By Sarah Whitten, USTDA Regional Manager for Financing and Implementation, Sub-Saharan Africa
In this edition of TradePosts, USTDA’s Sarah Whitten explores why one of USTD’s partnerships in Nigeria has become so effective.
Development finance institutions are eager for bankable infrastructure projects. Over the past several years, USTDA has accelerated its efforts to align its program with the needs of funders who want to invest in impactful projects in sectors such as clean energy and digital infrastructure, especially in sub-Saharan Africa. Our partnerships are yielding success. Here’s how.
Every project has its own set of risks. Fortunately, there are financial institutions that specialize in mitigating certain types of risks so that emerging economy infrastructure projects can meet the threshold for bankability.
For example, blended finance structures are imperative for projects deemed as higher risk by investors, such as those based in sub-investment grade markets or where there are affordability hurdles with the end-user. Blended finance reduces risk by utilizing a combination of public sector, donor, and development financing to mobilize private capital from commercial banks and institutional investors that rely on traditional risk-versus-reward calculations.
Impact investors play a key role, as they balance the importance of developmental impacts with financial returns in their decision-making. Equally important are risk mitigation mechanisms offered by some financial institutions, such as political risk insurance or credit guarantees. These tools offset key transaction concerns so that projects fall within an acceptable risk threshold for traditional lenders.
One such guarantor is Nigeria’s Infrastructure Credit Guarantee Company Limited. “InfraCredit” provides guarantees that allow local project sponsors to finance their infrastructure using Nigerian Naira.
This is critical for several reasons.
International lenders often prefer to finance longer-term infrastructure investments in the most stable currencies, such as the U.S. dollar. Infrastructure projects, however, typically generate revenue in the local currency. This creates a currency mismatch for repayment.
Another complication is the market-wide shortage of U.S. dollars in Nigeria. Financiers will not lend in dollars if their borrowers cannot access the currency to repay their loans. This has necessitated Naira-based infrastructure financing, which comes at much higher double-digit interest rates.
The good news is that these challenges are surmountable. By leveraging each other’s resources, tools, and capabilities, USTDA and InfraCredit are helping to unlock finance for Nigeria’s critical infrastructure in creative ways.
USTDA’s grant-based funding for project preparation defines the technical requirements and financing strategies for infrastructure projects. U.S. companies carry out our assistance, offering our partners the best of American technology and innovation. USTDA refers these projects to financier partners such as InfraCredit to structure appropriate funding solutions. For us, InfraCredit is an important partner in attracting financing for our projects in Nigeria through its local currency guarantees, which mitigate risk for financiers and bring down the interest rates charged to borrowers.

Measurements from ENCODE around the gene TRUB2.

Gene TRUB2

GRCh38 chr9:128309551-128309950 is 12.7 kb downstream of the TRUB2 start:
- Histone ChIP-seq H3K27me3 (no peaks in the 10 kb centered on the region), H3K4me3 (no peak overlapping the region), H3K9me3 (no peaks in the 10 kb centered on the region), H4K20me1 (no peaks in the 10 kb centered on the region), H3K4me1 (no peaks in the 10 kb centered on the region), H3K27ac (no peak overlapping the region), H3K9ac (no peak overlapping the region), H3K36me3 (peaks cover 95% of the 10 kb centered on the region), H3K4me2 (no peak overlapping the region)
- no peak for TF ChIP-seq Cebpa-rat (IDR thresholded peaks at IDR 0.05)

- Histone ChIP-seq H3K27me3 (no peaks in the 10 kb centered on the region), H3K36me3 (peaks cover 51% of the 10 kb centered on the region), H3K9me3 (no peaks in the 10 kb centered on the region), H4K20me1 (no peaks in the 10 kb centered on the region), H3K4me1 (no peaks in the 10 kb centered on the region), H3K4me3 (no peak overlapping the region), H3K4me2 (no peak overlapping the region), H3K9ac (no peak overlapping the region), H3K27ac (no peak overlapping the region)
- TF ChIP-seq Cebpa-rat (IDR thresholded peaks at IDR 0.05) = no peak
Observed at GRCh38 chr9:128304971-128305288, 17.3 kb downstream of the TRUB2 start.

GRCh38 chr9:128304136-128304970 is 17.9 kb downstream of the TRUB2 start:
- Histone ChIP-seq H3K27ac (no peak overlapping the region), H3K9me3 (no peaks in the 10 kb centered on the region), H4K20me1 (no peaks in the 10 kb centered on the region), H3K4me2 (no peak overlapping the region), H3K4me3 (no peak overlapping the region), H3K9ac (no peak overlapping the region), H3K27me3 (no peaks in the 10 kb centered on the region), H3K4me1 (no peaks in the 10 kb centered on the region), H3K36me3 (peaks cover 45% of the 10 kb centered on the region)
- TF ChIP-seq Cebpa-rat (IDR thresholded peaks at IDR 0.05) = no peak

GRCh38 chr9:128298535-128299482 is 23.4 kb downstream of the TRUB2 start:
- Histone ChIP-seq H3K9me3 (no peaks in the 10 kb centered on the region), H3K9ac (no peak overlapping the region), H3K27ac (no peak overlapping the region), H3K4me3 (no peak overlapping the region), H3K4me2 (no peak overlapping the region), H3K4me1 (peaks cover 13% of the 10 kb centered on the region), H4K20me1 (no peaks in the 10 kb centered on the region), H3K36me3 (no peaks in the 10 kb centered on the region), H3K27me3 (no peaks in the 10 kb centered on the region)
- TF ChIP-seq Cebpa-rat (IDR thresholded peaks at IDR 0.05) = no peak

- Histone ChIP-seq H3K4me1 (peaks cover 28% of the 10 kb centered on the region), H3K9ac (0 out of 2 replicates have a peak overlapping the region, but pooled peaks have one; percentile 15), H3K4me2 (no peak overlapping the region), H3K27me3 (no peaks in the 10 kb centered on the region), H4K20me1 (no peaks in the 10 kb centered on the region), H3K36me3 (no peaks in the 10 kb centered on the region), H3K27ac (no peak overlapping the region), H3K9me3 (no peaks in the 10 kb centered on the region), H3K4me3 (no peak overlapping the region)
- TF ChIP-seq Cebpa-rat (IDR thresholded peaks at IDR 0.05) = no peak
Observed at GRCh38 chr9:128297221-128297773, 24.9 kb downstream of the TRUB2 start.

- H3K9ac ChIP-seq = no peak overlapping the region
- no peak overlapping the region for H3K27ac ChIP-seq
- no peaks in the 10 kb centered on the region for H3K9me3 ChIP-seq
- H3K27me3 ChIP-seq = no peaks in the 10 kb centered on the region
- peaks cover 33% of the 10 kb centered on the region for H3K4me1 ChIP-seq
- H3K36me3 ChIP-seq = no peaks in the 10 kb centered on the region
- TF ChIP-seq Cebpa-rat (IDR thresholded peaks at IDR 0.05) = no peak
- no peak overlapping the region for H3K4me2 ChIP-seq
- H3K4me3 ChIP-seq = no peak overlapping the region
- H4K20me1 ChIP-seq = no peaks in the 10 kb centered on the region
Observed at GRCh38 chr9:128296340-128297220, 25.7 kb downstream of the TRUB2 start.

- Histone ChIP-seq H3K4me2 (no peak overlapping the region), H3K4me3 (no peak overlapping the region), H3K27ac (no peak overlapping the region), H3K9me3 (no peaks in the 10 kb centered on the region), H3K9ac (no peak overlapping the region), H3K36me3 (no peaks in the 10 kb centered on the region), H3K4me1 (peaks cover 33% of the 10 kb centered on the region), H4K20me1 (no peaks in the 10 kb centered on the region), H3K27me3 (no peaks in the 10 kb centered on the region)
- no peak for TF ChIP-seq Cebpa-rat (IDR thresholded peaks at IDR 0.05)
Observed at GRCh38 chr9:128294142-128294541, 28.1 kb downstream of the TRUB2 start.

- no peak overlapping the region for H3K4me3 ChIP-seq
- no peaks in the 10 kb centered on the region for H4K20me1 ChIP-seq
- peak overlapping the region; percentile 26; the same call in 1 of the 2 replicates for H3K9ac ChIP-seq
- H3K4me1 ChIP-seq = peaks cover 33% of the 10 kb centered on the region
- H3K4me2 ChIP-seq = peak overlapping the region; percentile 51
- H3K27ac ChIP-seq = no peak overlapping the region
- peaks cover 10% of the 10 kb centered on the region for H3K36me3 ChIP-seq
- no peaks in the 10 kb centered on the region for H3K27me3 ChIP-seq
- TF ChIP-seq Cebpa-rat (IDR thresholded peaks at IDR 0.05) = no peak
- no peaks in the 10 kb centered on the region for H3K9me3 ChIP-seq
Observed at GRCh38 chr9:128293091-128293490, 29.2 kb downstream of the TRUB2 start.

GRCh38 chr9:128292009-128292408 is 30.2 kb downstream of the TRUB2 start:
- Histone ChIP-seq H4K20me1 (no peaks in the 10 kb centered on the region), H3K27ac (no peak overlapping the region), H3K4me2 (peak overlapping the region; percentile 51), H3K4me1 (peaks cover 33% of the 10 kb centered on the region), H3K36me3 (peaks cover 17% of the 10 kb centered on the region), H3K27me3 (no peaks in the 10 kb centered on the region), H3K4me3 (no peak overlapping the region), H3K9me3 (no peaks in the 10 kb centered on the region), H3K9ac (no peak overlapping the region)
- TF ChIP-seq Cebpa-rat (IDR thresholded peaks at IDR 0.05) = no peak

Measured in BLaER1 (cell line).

Here are a few recent examples.
In June 2021, USTDA awarded a grant to Hotspot Network Limited for a feasibility study that assessed the deployment of up to 2,000 solar-powered mobile network base stations in rural communities across Nigeria. An InfraCredit guarantee allowed the company to secure local currency financing from domestic institutional investors, enabling a first-phase rollout of 120 base stations. Hotspot intends to implement subsequent phases of the rollout through financing secured through additional funding rounds.
In the renewables sector, USTDA funded a feasibility study for Darway Coast Nigeria Limited that assessed pathways for generating up to 23 megawatts of solar power for communities in southern Nigeria through the deployment of more than 90 mini-grids. The project drew institutional investors through a creative blended financing arrangement that included an InfraCredit local currency guarantee and subordinated debt financing from the Climate Finance Blending Facility. This innovative structure enabled the project to obtain 7-year debt financing in Naira at a fixed rate. This project now holds the distinction as the first green-certified local currency debt issue for off-grid solar in Nigeria.
InfraCredit’s CEO, Chinua Azubike, tells us that “institutional investments in infrastructure cannot increase significantly unless there are improvements in the quality of infrastructure assets. Many projects are characterized by low technical capabilities, as well as limited financial resources being dedicated to developing feasibility studies and business plans. As a result, investors lack a bankable project pipeline.”
USTDA’s tools address these investor concerns. The Agency’s assistance supports not only the technical and engineering considerations of a project, but also the financial modeling and bankability considerations that help bring critical infrastructure projects to financial close.
USTDA’s symbiotic relationship with financial institutions creates a virtuous circle that leverages their in-depth knowledge and expertise of local markets to enhance the Agency’s identification of potentially viable projects for its grant funding consideration.
Our partnership with InfraCredit is an effective approach toward addressing infrastructure needs in Nigeria, and it is a model of collaboration that USTDA has made a centerpiece of its strategy for closing the infrastructure gap across sub-Saharan Africa.